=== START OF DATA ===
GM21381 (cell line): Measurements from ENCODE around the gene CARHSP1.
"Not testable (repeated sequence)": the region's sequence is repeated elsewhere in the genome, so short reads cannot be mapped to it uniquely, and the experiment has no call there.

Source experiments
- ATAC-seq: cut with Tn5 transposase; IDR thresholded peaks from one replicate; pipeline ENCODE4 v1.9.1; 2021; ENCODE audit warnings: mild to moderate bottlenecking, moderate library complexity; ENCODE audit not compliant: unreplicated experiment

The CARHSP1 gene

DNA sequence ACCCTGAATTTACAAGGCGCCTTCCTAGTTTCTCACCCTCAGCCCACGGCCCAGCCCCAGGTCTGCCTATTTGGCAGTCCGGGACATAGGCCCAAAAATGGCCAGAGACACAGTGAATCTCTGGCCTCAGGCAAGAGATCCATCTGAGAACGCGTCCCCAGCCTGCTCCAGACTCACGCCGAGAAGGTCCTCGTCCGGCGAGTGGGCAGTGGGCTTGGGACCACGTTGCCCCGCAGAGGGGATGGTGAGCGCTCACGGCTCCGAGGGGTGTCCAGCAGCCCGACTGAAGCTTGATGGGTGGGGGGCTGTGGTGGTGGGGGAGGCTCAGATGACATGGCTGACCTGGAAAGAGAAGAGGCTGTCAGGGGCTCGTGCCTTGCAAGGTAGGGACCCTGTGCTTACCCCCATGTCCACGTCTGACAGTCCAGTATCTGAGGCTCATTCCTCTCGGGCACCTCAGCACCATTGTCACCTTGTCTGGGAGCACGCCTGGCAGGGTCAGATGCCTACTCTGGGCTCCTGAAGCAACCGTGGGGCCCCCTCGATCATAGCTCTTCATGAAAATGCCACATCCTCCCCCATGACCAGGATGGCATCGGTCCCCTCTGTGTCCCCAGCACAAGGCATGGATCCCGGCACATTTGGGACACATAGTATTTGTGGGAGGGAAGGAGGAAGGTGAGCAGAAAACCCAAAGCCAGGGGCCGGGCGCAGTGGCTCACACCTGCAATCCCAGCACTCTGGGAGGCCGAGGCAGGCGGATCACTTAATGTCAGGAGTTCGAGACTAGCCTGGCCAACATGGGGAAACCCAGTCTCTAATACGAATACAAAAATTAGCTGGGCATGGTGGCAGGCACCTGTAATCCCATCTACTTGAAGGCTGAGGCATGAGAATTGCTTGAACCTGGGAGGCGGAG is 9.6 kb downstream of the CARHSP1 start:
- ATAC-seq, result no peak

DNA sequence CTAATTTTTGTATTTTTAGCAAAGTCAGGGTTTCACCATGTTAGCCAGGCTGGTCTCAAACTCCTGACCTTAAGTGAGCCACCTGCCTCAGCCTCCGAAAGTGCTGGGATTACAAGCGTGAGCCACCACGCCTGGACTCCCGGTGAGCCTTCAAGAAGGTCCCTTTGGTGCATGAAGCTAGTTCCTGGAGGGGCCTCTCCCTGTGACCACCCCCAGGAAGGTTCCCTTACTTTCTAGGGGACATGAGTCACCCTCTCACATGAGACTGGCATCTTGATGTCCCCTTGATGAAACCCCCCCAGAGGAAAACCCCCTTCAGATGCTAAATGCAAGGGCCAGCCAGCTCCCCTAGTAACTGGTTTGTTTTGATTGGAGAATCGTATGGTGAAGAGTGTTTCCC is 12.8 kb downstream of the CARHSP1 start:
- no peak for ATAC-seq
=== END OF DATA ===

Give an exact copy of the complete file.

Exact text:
GM21381 (cell line): Measurements from ENCODE around the gene CARHSP1.
"Not testable (repeated sequence)": the region's sequence is repeated elsewhere in the genome, so short reads cannot be mapped to it uniquely, and the experiment has no call there.

Source experiments
- ATAC-seq: cut with Tn5 transposase; IDR thresholded peaks from one replicate; pipeline ENCODE4 v1.9.1; 2021; ENCODE audit warnings: mild to moderate bottlenecking, moderate library complexity; ENCODE audit not compliant: unreplicated experiment

The CARHSP1 gene

DNA sequence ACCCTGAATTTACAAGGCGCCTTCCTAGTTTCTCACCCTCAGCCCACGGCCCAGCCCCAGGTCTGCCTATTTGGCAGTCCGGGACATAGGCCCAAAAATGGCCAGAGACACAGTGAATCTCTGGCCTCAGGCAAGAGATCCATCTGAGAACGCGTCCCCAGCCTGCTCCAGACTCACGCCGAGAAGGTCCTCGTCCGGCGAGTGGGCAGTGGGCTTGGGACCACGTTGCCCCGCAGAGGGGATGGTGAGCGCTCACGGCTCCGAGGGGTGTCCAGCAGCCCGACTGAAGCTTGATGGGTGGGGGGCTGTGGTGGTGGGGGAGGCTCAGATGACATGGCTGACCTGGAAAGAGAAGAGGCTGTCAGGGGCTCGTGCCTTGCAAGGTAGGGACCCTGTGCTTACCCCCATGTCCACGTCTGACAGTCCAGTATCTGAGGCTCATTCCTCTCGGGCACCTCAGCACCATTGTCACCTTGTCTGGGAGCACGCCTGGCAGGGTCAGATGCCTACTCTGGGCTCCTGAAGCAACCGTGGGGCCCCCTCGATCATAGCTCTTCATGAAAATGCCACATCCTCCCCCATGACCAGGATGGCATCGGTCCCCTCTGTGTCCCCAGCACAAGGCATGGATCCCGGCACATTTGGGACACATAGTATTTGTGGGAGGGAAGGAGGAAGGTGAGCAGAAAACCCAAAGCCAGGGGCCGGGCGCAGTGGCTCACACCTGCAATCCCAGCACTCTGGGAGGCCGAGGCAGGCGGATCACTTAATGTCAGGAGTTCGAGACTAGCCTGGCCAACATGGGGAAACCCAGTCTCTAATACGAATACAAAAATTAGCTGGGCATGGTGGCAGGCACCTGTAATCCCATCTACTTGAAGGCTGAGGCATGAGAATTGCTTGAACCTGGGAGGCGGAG is 9.6 kb downstream of the CARHSP1 start:
- ATAC-seq, result no peak

DNA sequence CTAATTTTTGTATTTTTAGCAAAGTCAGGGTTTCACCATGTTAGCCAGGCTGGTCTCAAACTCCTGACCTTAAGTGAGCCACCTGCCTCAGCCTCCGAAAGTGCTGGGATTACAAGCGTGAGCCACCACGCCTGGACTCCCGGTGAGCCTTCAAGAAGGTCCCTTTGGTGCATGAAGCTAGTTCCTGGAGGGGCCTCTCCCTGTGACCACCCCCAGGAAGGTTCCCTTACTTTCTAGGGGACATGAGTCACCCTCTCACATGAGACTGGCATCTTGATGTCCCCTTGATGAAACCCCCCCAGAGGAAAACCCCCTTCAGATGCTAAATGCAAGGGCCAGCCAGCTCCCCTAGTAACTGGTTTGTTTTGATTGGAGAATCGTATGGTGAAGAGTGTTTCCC is 12.8 kb downstream of the CARHSP1 start:
- no peak for ATAC-seq